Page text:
The world we live in continues to turn more unpredictable, especially as we reel from the aftermath of the pandemic.
While COVID-19 might seem to be out of sight for now, there has been an unprecedented rise in new viruses and medical disorders. Consequently, in a world where medical disorders and medical inflation are rising, the vitality of having comprehensive health insurance cannot be stressed enough.
While many would want to go for health insurance to protect themselves and their families, they also seek ways to save more on premium costs.
One of the most popular ways to do so is by relying only on corporate insurance plan and essentially have a premium-free plan. However, there are many reasons why this could be set for failure. Some of them are low sum insured, no coverage for additional family members, no option to customise plan, absence of riders and so on.
Most importantly, corporate cover ceases in case of a job loss or job switch.
Nevertheless, if one has to cut the corners without risking their financial health, the smarter way to do so is to opt for the deductible in your individual health plan.
What is deductible
A deductible is an option in a health insurance policy where the policyholder is required to pay a fixed amount before the coverage kicks in. Let’s say you opt for ₹50,000 deductible in your policy and you make a claim of ₹2 lakh. In this case, you need to pay ₹50,000 out of pocket, following which, the insurance company will be liable to pay ₹1.5 lakh.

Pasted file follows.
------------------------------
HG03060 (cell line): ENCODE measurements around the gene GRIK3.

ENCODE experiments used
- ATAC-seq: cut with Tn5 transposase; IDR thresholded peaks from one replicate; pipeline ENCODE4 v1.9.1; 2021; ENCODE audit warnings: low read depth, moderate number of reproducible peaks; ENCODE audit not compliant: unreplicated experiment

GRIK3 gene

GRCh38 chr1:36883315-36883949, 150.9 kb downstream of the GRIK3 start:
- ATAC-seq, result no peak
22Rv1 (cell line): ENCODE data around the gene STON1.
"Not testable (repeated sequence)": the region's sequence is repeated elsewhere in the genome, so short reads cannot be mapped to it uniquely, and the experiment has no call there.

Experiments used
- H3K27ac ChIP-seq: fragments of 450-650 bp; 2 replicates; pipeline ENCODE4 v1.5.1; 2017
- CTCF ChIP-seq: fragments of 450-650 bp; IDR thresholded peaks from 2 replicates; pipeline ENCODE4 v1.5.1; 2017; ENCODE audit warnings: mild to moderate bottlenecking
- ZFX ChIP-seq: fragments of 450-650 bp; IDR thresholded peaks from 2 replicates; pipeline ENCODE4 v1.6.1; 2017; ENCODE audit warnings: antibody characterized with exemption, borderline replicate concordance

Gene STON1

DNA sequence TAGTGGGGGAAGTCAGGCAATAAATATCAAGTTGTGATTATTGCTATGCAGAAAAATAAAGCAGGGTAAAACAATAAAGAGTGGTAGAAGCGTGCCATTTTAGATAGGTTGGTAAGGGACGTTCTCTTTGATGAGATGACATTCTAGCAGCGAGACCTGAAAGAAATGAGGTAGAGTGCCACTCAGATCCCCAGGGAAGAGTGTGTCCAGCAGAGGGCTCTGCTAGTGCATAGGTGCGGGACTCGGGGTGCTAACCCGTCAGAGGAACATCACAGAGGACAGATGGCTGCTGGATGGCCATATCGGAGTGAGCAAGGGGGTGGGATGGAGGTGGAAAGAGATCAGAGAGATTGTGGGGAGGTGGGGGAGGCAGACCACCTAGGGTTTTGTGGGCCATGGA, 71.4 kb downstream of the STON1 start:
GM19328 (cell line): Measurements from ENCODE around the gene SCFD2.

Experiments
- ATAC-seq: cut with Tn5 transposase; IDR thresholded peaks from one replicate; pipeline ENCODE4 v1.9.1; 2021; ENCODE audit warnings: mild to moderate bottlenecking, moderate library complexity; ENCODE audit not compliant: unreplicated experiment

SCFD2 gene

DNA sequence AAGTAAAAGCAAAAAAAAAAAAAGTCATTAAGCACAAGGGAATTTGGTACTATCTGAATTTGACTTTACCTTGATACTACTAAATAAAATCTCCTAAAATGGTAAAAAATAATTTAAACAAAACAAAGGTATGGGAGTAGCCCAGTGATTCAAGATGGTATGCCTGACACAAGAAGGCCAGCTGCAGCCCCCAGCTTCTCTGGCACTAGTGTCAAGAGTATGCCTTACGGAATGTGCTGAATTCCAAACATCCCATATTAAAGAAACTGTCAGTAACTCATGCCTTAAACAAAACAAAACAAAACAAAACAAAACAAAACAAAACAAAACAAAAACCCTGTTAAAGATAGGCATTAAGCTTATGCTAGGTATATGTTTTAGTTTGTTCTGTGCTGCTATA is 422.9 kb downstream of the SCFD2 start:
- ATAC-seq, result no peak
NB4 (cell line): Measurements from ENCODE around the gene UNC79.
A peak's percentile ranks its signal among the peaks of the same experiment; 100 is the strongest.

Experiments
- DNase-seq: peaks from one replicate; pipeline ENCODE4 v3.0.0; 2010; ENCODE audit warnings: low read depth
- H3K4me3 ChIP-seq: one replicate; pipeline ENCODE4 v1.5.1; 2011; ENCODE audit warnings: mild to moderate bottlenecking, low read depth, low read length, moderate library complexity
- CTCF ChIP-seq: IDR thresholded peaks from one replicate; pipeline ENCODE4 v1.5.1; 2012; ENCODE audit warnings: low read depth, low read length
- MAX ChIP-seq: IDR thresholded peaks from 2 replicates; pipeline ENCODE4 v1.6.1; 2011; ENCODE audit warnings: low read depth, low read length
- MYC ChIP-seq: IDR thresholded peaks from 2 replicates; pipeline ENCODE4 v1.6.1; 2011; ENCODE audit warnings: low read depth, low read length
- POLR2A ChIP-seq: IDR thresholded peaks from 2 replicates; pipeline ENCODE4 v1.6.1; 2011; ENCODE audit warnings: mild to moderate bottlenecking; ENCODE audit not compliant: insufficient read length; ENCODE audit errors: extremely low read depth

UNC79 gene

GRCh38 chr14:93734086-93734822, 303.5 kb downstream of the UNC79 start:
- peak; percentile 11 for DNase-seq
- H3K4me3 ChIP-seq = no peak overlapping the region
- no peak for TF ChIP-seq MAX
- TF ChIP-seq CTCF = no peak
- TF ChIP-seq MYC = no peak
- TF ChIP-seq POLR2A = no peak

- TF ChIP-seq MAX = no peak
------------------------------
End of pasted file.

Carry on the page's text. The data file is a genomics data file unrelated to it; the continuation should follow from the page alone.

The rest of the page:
Since the customer has to pay a fixed out-of-pocket sum, it brings down the premium, thereby making it more affordable.
One might wonder if the deductible is the same as the other out-of-pocket expenditure that brings down the premium in health insurance, known as co-payment. However, they’re both different. Co-payment is a fixed percentage or proportion of the claim amount that the policyholder pays out-of-pocket at the time of claim settlement. So, if you have opted for a 10% co-payment clause and make a claim of ₹10 lakh, you’ll end up paying ₹1 lakh.
Deductible, on the other hand, is a fixed amount that has to be paid before the coverage starts. So, if you have opted for ₹1 lakh as a deductible, you can make a claim only after this limit is crossed and borne by you.
Before you combine two policies, here’s what to bear in mind:
1) Always disclose existing policies with the new insurer to avoid rejection of the claim
2) You cannot make a claim for the same medical expense from different insurers
3) It’s advisable to use up the group health policy first and claim the remaining excess from your personal health cover
Now, if you have coverage of ₹3 lakh from your employer and you have ₹50,000 deductible in your personal plan, you will pay a lower premium. Especially, if you have a claim-free policy year, this can substantially help you save up on premium.
Alternatively, suppose you only make a smaller claim of under ₹3 lakh. In this case, you still don’t pay anything out of pocket and get adequate coverage even as you continue saving on premiums.
Flipside to deductible
While deductible is a great option to bring down the premium, there’s also a flipside to it. If you don’t have a group health plan, then you may be looking at a large out-of-pocket expense at the time of claim settlement. Also, if you opt for a higher deductible in order to save up on premium, this can turn out to be a disaster as you might have to arrange a large amount, without which, your insurance coverage won’t start. In such cases, one may look at opting for co-payment instead, wherein the amount to be borne by the policyholder is proportional and to be paid at the time of claim settlement.
In a nutshell, comprehensive health insurance is no longer an option but an indispensable protection shield in today’s day and age. While there are ways to preserve your finances by saving premium, always make sure that you don’t go overboard and risk your overall financial health in the process of doing so.
(The author is Head, Health and Travel insurance, Policybazaar)